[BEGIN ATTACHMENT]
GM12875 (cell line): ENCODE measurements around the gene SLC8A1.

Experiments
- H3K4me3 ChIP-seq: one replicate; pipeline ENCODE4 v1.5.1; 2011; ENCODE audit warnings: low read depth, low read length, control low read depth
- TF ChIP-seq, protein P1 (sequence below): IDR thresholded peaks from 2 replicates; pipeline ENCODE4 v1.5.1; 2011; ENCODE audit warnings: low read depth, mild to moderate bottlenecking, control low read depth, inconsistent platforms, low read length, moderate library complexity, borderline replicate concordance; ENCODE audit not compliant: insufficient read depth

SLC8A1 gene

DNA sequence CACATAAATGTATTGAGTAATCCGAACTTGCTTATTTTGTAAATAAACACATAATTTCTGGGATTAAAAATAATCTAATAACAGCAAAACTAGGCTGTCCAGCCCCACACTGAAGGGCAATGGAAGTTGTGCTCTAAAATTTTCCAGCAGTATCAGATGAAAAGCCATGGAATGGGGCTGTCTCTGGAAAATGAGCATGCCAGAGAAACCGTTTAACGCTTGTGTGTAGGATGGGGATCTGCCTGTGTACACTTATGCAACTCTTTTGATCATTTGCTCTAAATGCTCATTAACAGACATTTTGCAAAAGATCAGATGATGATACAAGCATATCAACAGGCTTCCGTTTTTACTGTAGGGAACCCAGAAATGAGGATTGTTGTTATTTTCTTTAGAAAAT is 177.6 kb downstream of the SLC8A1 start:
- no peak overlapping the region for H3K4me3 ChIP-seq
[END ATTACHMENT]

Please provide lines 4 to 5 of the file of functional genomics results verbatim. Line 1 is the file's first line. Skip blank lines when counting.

- TF ChIP-seq, protein P1 (sequence below): IDR thresholded peaks from 2 replicates; pipeline ENCODE4 v1.5.1; 2011; ENCODE audit warnings: low read depth, mild to moderate bottlenecking, control low read depth, inconsistent platforms, low read length, moderate library complexity, borderline replicate concordance; ENCODE audit not compliant: insufficient read depth

SLC8A1 gene